Evaluating the Generalizability of Diverse Models of Interference Effects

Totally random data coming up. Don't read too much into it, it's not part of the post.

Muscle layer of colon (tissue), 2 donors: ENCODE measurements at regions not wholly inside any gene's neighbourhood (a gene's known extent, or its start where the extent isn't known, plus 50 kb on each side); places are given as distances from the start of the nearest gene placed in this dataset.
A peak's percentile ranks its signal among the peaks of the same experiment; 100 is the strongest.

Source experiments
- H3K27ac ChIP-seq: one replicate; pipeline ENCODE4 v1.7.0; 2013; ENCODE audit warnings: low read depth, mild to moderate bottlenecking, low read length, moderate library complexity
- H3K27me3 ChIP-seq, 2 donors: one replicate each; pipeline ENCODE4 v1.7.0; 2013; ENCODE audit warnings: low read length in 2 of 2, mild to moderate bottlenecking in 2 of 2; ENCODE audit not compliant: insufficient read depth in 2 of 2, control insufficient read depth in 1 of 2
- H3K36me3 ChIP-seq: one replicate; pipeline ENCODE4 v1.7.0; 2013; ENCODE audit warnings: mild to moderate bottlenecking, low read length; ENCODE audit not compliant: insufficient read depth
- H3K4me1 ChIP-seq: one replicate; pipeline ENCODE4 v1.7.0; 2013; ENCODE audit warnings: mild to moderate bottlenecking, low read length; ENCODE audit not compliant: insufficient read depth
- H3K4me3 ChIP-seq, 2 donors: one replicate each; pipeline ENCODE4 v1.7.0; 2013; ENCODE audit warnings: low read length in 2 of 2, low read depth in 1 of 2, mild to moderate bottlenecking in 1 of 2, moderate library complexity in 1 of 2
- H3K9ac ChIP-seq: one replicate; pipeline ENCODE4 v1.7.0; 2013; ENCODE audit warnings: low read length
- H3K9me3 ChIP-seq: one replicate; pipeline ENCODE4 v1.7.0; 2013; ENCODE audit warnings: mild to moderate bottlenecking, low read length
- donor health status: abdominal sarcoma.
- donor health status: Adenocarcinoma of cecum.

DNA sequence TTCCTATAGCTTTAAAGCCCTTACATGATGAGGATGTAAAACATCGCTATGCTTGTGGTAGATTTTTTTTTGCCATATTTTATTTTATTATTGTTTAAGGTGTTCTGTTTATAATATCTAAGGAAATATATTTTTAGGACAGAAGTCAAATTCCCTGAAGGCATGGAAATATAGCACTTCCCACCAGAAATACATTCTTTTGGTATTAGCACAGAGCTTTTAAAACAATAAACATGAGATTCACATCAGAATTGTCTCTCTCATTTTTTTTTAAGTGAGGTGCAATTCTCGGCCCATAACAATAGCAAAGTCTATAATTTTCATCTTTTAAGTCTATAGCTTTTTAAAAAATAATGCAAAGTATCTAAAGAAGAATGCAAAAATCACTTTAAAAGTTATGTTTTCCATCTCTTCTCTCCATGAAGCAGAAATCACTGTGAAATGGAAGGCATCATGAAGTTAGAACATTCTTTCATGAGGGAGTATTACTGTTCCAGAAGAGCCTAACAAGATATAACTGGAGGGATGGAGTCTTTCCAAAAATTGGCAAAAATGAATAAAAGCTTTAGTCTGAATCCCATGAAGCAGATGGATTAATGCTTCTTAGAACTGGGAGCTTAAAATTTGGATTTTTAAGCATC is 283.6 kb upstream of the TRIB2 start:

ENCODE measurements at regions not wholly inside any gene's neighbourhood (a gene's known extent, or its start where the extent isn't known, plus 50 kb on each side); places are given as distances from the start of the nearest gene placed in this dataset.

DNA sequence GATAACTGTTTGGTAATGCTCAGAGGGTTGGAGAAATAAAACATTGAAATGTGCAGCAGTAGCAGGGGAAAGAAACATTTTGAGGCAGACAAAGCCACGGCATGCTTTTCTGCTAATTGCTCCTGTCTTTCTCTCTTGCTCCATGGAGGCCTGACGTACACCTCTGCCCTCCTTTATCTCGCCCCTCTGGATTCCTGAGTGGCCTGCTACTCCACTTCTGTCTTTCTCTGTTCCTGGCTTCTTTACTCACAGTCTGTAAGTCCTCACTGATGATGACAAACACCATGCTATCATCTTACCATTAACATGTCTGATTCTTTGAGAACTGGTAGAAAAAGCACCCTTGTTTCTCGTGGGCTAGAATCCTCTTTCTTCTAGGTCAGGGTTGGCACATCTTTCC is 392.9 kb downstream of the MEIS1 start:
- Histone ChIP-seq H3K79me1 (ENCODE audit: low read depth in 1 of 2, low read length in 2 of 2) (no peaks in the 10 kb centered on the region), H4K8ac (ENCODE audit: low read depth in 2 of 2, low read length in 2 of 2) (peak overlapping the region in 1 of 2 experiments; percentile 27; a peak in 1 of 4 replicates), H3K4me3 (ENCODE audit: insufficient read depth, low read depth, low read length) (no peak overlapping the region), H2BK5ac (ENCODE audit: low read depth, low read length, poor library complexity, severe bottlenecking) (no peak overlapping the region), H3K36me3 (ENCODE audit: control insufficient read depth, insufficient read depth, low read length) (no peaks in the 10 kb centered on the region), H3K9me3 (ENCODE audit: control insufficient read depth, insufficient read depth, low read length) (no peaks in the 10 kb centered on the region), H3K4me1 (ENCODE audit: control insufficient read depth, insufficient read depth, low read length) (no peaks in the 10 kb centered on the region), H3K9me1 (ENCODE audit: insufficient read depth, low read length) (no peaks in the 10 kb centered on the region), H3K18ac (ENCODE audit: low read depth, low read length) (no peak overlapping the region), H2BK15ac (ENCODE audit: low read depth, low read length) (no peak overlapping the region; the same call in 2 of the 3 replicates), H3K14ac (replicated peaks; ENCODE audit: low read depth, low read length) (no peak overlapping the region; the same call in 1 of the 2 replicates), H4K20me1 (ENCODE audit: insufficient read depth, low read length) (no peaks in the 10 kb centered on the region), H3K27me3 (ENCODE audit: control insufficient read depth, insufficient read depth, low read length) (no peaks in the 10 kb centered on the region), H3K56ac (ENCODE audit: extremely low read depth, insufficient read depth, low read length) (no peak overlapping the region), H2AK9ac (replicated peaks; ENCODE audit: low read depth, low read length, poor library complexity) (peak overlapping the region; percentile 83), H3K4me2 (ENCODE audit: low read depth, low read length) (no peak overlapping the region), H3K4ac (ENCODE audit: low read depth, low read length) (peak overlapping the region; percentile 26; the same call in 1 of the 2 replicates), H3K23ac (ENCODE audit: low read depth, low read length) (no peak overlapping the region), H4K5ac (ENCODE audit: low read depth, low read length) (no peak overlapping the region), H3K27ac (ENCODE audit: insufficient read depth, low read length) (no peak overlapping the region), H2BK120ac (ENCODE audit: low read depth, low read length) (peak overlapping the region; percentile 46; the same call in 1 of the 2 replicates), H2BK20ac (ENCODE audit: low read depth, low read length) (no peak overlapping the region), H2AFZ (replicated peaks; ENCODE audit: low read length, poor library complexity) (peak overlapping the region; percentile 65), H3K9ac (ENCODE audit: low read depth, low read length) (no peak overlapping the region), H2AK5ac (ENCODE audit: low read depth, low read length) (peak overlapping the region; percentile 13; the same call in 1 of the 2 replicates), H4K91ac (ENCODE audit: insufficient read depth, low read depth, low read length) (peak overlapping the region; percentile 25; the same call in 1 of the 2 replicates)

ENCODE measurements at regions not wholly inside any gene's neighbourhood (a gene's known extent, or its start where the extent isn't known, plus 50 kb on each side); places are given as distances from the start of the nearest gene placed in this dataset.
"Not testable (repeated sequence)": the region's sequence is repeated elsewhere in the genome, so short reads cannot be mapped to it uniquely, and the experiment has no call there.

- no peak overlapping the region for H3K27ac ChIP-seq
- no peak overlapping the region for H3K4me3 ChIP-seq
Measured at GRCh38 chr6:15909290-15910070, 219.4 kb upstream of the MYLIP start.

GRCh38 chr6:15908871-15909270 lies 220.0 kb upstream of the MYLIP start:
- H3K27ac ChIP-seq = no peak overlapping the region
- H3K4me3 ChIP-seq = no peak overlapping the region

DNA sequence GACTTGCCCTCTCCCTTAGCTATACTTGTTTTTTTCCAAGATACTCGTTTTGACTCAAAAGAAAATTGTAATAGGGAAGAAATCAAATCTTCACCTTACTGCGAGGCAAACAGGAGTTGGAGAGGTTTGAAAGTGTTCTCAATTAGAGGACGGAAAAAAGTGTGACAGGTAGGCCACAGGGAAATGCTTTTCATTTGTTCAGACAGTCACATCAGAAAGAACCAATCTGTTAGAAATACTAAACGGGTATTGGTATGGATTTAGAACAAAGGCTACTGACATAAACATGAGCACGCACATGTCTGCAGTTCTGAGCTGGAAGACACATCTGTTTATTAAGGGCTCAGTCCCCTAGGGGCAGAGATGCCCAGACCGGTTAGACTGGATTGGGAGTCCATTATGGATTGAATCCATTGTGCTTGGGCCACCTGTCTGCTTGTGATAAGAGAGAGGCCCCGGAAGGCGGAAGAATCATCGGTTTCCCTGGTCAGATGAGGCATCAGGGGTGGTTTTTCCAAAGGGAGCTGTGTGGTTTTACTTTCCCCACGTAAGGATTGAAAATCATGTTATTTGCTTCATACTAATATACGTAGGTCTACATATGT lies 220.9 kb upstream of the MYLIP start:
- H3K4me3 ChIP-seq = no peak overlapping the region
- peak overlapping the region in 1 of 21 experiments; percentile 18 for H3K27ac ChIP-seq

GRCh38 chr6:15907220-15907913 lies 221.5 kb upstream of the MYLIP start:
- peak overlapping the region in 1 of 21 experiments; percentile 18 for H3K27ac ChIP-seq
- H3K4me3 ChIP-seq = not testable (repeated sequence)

Uncertainty can lead to violations of both “rational” decision-making (Tversky & Kahneman, 1974) and the laws of classical probability (CP; Busemeyer et al., 2011). One type of violation – interference effects – occurs when a marginal decision distribution depends on the presence or absence of a preceding category judgment (Wang & Busemeyer, 2016). Interestingly, recent studies have shown that interference effects emerge under some preceding categorization conditions but not others, resulting in a critical asymmetry (Busemeyer et al., 2009; Wang & Busemeyer, 2016). Models based on the formalism of quantum probability (QP) provide a good accounting of this unusual pattern in the data (Busemeyer et al., 2009; Wang & Busemeyer, 2016). More recently, we have defined models based on CP augmented with ancillary mechanisms that can account for interference effects in the data, in general, but not necessarily the critical asymmetry (anonymous 1; anonymous 2). Given these varied resolutions to violations of CP, an important question warrants further investigation: what is the generalizability of these models and the efficacy of their mechanisms under conditions of novel stimulus types and decisions? In the current study, we probe questions about generalizability by using non-human-stimuli to control for the potential confounding effects of pre-existing associations with human faces within the categorization-decision paradigm used by Wang and Busemeyer (2016). We further assess the influence of bias on interference effects by leveraging a pre-existing bias based on preferences for sophisticated, in comparison to simplistic, mind-types (Almaraz et al, 2018; Dennett, 1996; Epley & Eyal, 2019; Waytz et al., 2010) and a resource allocation task with a clear link to mind-type preferences (Dennett, 1996; Waytz et al., 2010). We expect our study to identify the extent to which interference effects, along with the critical asymmetry, emerge in the new data reflecting a pre-existing bias, and to determine whether three proposed models (using quantum cognition, ACT-R, and a multinomial processing tree) can account for the new findings. Ultimately, we expect our study to inform the degree to which a set of current models of interference effects generalize for biased beliefs and, by extension, to provide insights into processes underlying interference effects in other contexts.